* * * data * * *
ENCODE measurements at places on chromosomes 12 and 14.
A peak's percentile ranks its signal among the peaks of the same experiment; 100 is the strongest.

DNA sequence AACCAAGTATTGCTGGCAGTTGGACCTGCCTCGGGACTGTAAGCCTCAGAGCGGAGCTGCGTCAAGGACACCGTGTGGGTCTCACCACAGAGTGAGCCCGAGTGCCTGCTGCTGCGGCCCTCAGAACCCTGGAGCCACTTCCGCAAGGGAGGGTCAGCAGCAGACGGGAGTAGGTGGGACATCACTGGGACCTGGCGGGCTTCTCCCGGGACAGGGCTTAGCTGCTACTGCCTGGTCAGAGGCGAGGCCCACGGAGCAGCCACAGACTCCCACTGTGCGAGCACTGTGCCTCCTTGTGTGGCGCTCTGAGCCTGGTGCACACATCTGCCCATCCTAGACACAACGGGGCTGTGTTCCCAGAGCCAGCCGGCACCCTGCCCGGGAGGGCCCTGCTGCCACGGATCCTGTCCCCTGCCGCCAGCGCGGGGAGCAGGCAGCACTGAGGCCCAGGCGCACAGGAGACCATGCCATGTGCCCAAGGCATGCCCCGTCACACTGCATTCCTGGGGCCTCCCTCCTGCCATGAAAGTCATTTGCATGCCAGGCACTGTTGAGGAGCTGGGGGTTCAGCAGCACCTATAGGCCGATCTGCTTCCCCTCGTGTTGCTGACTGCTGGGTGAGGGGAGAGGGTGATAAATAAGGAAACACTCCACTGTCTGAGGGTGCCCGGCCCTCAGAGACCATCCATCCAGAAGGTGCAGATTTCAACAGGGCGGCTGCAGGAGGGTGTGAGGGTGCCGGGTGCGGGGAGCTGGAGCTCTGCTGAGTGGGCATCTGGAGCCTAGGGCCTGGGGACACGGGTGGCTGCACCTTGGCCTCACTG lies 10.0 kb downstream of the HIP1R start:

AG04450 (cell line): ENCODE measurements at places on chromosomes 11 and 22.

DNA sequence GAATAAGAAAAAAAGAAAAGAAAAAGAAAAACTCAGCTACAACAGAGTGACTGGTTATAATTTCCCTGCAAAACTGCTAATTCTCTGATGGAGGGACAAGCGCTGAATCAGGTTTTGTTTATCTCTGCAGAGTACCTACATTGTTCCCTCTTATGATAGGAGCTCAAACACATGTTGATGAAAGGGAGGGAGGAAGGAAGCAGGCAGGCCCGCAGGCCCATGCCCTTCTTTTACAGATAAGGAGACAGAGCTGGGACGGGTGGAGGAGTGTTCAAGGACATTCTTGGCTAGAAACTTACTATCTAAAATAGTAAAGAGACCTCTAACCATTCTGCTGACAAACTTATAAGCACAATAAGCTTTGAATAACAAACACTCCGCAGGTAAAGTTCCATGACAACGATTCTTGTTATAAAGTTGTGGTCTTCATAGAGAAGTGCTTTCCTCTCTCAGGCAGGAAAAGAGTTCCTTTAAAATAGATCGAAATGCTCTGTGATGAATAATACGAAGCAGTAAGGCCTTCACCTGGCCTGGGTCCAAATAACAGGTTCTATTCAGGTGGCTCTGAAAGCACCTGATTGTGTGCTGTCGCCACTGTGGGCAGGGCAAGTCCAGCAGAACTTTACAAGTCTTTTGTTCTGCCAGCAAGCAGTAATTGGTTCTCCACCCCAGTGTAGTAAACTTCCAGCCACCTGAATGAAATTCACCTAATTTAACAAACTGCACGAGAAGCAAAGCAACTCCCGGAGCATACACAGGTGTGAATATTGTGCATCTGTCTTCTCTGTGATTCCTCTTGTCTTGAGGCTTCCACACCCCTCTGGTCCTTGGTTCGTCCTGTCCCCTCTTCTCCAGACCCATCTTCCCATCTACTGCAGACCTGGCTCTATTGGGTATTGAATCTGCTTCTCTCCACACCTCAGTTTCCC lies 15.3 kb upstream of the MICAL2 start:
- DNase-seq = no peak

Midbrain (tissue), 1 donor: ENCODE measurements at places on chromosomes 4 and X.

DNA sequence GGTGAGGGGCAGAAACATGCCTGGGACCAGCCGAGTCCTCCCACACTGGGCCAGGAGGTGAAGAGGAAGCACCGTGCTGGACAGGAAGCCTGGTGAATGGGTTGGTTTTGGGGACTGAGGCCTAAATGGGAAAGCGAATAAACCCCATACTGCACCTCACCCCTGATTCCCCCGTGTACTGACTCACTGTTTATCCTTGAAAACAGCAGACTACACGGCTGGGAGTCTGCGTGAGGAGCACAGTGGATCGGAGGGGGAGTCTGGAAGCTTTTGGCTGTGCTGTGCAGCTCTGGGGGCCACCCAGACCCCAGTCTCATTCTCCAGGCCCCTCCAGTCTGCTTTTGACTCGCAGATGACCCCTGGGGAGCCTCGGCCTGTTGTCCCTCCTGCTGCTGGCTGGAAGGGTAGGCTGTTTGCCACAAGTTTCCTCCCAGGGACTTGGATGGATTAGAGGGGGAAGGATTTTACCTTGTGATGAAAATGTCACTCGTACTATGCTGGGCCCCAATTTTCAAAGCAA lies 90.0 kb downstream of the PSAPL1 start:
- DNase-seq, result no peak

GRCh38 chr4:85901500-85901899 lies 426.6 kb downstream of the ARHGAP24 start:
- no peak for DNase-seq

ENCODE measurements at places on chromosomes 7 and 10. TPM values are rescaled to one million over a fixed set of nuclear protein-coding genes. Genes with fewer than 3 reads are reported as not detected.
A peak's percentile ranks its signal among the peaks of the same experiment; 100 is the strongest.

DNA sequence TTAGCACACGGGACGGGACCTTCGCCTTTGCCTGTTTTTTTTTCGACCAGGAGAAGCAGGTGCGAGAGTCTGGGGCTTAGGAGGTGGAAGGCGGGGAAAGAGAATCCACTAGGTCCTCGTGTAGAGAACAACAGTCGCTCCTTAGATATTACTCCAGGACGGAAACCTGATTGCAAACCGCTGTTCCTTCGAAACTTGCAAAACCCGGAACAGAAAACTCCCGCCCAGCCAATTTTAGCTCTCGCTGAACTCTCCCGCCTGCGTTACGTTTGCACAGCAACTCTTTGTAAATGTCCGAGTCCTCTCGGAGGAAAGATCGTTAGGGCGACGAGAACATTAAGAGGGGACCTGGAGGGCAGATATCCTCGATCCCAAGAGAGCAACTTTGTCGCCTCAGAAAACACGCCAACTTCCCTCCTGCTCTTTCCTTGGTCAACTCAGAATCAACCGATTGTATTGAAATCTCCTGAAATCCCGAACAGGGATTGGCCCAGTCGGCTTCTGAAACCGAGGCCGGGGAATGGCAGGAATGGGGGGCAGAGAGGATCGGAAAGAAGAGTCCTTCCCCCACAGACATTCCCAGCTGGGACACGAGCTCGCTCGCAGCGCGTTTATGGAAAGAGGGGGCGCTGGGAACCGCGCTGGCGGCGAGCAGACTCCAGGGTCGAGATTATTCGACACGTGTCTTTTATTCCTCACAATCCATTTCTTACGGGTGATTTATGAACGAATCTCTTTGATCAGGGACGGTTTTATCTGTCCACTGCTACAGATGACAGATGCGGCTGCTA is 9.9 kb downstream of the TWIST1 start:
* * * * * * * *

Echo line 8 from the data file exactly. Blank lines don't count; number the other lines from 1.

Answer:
DNA sequence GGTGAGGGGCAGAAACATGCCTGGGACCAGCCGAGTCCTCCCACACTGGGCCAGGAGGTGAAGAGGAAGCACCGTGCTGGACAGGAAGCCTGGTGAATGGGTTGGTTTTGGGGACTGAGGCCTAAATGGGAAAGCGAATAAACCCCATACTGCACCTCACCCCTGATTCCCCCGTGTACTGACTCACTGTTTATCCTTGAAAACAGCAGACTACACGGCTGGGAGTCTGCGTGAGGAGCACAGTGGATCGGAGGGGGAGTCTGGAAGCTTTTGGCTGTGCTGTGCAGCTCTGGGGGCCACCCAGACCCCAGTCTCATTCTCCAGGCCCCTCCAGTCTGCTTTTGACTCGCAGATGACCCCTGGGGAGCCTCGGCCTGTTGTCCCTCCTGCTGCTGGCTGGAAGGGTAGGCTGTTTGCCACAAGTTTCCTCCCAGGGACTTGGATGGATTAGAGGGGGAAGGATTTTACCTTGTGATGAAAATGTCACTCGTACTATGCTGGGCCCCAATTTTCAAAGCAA lies 90.0 kb downstream of the PSAPL1 start: